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Office Depot-OfficeMax CEOs Face Off in Unorthodox Search

Office Depot Inc. signage is displayed outside of a store in Peoria, Illinois. Photographer: Daniel Acker/Bloomberg
Office Depot Inc. signage is displayed outside of a store in Peoria, Illinois. Photographer: Daniel Acker/Bloomberg

Office Depot Inc. and OfficeMax Inc. set up a competition of the bosses, saying they’ll wait to pick whether either of their chief executive officers will be in charge when the companies merge.

The decision not to decide may lead to management challenges later, said executive recruiters and corporate governance experts who were unable to recall a similar case. The shares of both companies declined yesterday, with Office Depot dropping 17 percent in the biggest plunge since April 2010.

“We always tell our students that you need to decide three things before a merger: price, board of directors and CEO,” said Jay Lorsch, a professor at Harvard Business School in Boston who has studied boards and management for 25 years. “I don’t think this bodes well for the merger if they can’t agree on a CEO. I’ve never seen anything like it.”

A board with equal representation from each company will be created and a new CEO will be chosen after the deal is complete. Neil Austrian, Office Depot’s 72-year-old chairman and CEO, and Ravi Saligram, the 56-year-old president and chief executive of OfficeMax, will both be considered in the search and maintain their jobs through the process, the companies said yesterday in a statement.

Questions of leadership are usually decided before a deal is finished. Creditors of bankrupt AMR Corp., the parent of American Airlines, picked US Airways Group Inc. CEO Doug Parker to run the merged company. They made that call even after American’s chief executive, Tom Horton, pushed to retain the job, people familiar with the decision said last week.

Regulatory Approvals

Office Depot agreed to buy Naperville, Illinois-based OfficeMax for $1.17 billion after losing sales to online rivals and to Staples Inc., the largest U.S. office-supplies chain. Regulatory approvals, including one from the Federal Trade Commission, will take seven to nine months and the companies will operate as competitors until then, Office Depot’s Austrian said yesterday on a conference call.

“It would be premature to select a CEO until we understand what the FTC is going to do,” Austrian said in response to questions from analysts about the decision not to select a new CEO.

Office Depot slumped 17 percent to $4.18 yesterday. OfficeMax dropped 7 percent to $12.09, below the $13.50-a-share value of the stock-swap agreement, based on Office Depot’s closing price yesterday. OfficeMax is still 12 percent higher than its Feb. 15 close, before reports of merger talks.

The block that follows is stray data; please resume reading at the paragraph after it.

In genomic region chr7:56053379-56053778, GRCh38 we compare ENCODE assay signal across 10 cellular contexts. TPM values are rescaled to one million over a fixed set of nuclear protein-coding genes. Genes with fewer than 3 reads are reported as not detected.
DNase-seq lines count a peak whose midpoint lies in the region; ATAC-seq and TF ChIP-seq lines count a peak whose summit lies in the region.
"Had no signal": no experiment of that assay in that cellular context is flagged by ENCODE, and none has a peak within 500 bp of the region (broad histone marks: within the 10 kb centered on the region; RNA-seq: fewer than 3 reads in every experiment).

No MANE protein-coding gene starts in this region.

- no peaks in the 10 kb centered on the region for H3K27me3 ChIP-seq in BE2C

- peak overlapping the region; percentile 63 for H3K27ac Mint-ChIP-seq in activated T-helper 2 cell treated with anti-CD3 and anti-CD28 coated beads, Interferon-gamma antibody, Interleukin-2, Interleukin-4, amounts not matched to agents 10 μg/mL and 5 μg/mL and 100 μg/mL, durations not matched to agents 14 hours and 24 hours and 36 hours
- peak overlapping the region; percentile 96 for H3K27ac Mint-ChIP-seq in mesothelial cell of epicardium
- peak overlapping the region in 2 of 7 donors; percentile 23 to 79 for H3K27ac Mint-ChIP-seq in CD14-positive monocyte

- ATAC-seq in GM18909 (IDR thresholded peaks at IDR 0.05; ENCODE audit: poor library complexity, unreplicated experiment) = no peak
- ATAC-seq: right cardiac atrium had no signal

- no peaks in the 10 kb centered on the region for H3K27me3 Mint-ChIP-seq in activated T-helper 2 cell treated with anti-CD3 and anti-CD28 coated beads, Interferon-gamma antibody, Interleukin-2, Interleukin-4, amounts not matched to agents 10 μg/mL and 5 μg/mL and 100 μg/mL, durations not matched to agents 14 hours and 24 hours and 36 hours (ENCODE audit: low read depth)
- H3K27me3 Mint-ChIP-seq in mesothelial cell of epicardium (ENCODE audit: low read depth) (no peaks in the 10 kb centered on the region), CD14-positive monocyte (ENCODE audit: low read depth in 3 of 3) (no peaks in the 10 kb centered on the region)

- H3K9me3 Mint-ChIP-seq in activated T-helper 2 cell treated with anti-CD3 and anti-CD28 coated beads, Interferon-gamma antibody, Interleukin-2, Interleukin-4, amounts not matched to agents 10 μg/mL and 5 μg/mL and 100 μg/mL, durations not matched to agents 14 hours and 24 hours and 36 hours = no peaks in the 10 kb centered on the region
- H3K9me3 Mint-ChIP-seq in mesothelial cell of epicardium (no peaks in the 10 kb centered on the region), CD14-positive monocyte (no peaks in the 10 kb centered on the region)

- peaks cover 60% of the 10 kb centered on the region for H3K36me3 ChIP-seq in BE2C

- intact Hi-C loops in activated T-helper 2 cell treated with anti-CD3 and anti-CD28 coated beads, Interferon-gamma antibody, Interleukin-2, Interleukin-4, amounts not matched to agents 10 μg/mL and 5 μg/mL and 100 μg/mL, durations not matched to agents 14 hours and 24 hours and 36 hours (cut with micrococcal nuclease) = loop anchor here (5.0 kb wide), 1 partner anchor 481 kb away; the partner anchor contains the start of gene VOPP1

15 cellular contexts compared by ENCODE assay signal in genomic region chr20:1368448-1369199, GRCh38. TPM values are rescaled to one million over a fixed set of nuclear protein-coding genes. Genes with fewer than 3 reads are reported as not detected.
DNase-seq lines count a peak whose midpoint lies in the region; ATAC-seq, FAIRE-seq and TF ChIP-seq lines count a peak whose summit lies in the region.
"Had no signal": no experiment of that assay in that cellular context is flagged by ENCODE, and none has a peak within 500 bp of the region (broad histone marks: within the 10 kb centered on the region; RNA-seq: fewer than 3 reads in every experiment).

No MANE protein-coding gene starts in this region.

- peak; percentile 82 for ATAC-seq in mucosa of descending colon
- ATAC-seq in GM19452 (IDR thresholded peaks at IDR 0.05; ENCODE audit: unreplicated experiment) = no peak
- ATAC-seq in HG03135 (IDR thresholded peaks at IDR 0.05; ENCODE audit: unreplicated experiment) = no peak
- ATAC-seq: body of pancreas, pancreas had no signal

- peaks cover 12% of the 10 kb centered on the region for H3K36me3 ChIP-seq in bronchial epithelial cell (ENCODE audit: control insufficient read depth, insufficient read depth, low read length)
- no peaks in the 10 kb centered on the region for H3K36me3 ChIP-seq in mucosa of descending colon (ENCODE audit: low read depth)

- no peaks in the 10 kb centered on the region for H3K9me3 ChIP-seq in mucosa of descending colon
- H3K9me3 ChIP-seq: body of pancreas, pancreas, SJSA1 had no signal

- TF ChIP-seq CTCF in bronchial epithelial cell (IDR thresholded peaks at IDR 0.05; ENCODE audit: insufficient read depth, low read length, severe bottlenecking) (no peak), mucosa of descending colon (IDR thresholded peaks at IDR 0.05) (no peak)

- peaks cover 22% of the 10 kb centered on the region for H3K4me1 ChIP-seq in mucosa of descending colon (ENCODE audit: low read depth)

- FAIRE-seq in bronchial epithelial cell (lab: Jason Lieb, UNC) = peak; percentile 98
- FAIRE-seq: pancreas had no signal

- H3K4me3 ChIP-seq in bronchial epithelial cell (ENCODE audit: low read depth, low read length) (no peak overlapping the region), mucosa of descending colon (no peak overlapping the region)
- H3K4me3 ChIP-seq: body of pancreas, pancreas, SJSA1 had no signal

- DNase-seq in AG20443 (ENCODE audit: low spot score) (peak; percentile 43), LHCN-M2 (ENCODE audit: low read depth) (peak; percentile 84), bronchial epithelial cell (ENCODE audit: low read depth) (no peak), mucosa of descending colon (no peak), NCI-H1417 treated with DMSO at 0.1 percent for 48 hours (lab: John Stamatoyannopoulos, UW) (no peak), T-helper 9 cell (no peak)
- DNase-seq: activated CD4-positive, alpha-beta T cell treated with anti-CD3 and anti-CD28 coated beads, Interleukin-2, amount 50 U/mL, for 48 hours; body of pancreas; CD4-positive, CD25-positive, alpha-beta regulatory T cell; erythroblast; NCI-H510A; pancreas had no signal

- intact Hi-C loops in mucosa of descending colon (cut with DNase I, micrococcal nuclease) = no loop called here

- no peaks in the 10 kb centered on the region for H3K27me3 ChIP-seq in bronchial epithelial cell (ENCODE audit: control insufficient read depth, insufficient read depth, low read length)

Unusual Structure

Austrian came out of retirement in November 2010 to lead Boca Raton, Florida-based Office Depot temporarily and was given the job full-time in May 2011. Saligram took the helm at OfficeMax in November 2010 after serving as executive vice president at Aramark Corp.

The structure of yesterday’s announcement is very unusual and may signal that directors aren’t convinced they currently have the right leader for the combined company, said Pat Cook, an executive recruiter who runs Cook & Co. in Bronxville, New York.

“Usually the acquiring company decides who will be CEO before they make any announcement about the deal, so this is a very odd happenstance,” said Cook, adding she isn’t aware of a similar structure in past mergers. “If directors don’t think they have a CEO who can run a company that’s become much larger and more complex, the best thing to do is an outside search.”

Questions about leadership present a big stumbling block toward a successful merger, Harvard’s Lorsch said, pointing to the CEO controversy after Duke Energy Corp.’s $17.8 billion takeover of Progress Energy Inc. last year.

Split Board

Progress CEO Bill Johnson, previously selected to run the combined companies, was ousted hours after the merger was announced and replaced by Duke’s chief executive, Jim Rogers. Regulators objected to the boardroom coup. Rogers agreed to step down by the end of this year in a regulatory settlement.

Even the decision to split the board isn’t good governance, said Charles Elson, who is director of the John L. Weinberg Center for Corporate Governance at the University of Delaware and has been studying governance for more than 20 years. He pointed to the deal between Time Warner Inc. and AOL as an example.

“You end up with a clash of cultures,” said Elson, who added he’s not aware of a similar case where a CEO was picked after the merger by a split board. “You usually decide these things at the time of the merger, not after. This is just going to create turmoil when stability is key.”

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